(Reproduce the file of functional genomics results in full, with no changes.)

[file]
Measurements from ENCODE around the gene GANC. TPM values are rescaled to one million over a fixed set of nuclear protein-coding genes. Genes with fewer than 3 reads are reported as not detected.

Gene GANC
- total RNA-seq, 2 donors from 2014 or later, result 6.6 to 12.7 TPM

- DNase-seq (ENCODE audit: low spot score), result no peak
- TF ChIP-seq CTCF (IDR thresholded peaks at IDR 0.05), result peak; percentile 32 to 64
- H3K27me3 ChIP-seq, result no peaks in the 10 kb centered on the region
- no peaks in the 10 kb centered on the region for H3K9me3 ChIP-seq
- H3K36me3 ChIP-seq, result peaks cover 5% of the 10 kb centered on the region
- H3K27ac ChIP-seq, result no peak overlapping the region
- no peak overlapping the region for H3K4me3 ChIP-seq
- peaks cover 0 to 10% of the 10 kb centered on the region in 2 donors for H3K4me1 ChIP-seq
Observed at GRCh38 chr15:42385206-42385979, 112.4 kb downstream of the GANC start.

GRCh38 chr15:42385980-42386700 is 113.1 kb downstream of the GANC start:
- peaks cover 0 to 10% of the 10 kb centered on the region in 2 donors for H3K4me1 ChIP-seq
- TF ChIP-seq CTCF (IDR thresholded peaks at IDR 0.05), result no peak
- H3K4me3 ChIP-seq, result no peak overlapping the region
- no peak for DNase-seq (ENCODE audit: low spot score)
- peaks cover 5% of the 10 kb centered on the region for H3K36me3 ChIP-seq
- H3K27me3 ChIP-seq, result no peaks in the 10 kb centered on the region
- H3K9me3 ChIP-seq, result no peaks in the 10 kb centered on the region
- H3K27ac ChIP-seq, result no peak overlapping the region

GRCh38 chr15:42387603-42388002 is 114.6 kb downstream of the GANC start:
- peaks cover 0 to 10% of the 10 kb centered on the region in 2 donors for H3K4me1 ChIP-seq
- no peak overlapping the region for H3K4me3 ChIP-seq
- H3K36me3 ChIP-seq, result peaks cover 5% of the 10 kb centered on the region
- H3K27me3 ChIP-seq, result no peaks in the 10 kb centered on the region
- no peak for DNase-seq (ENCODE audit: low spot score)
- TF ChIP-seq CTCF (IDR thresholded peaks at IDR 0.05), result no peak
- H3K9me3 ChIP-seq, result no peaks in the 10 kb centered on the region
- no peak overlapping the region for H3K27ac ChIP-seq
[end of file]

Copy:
Measurements from ENCODE around the gene GANC. TPM values are rescaled to one million over a fixed set of nuclear protein-coding genes. Genes with fewer than 3 reads are reported as not detected.

Gene GANC
- total RNA-seq, 2 donors from 2014 or later, result 6.6 to 12.7 TPM

- DNase-seq (ENCODE audit: low spot score), result no peak
- TF ChIP-seq CTCF (IDR thresholded peaks at IDR 0.05), result peak; percentile 32 to 64
- H3K27me3 ChIP-seq, result no peaks in the 10 kb centered on the region
- no peaks in the 10 kb centered on the region for H3K9me3 ChIP-seq
- H3K36me3 ChIP-seq, result peaks cover 5% of the 10 kb centered on the region
- H3K27ac ChIP-seq, result no peak overlapping the region
- no peak overlapping the region for H3K4me3 ChIP-seq
- peaks cover 0 to 10% of the 10 kb centered on the region in 2 donors for H3K4me1 ChIP-seq
Observed at GRCh38 chr15:42385206-42385979, 112.4 kb downstream of the GANC start.

GRCh38 chr15:42385980-42386700 is 113.1 kb downstream of the GANC start:
- peaks cover 0 to 10% of the 10 kb centered on the region in 2 donors for H3K4me1 ChIP-seq
- TF ChIP-seq CTCF (IDR thresholded peaks at IDR 0.05), result no peak
- H3K4me3 ChIP-seq, result no peak overlapping the region
- no peak for DNase-seq (ENCODE audit: low spot score)
- peaks cover 5% of the 10 kb centered on the region for H3K36me3 ChIP-seq
- H3K27me3 ChIP-seq, result no peaks in the 10 kb centered on the region
- H3K9me3 ChIP-seq, result no peaks in the 10 kb centered on the region
- H3K27ac ChIP-seq, result no peak overlapping the region

GRCh38 chr15:42387603-42388002 is 114.6 kb downstream of the GANC start:
- peaks cover 0 to 10% of the 10 kb centered on the region in 2 donors for H3K4me1 ChIP-seq
- no peak overlapping the region for H3K4me3 ChIP-seq
- H3K36me3 ChIP-seq, result peaks cover 5% of the 10 kb centered on the region
- H3K27me3 ChIP-seq, result no peaks in the 10 kb centered on the region
- no peak for DNase-seq (ENCODE audit: low spot score)
- TF ChIP-seq CTCF (IDR thresholded peaks at IDR 0.05), result no peak
- H3K9me3 ChIP-seq, result no peaks in the 10 kb centered on the region
- no peak overlapping the region for H3K27ac ChIP-seq